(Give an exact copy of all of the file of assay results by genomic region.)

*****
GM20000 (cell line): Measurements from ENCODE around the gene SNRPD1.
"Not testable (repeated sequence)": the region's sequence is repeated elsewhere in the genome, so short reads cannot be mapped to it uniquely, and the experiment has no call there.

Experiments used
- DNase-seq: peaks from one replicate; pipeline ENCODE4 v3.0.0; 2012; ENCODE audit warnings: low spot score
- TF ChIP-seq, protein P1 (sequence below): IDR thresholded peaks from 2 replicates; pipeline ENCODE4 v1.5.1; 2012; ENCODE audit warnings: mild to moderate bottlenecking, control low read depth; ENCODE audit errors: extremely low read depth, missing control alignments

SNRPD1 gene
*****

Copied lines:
GM20000 (cell line): Measurements from ENCODE around the gene SNRPD1.
"Not testable (repeated sequence)": the region's sequence is repeated elsewhere in the genome, so short reads cannot be mapped to it uniquely, and the experiment has no call there.

Experiments used
- DNase-seq: peaks from one replicate; pipeline ENCODE4 v3.0.0; 2012; ENCODE audit warnings: low spot score
- TF ChIP-seq, protein P1 (sequence below): IDR thresholded peaks from 2 replicates; pipeline ENCODE4 v1.5.1; 2012; ENCODE audit warnings: mild to moderate bottlenecking, control low read depth; ENCODE audit errors: extremely low read depth, missing control alignments

SNRPD1 gene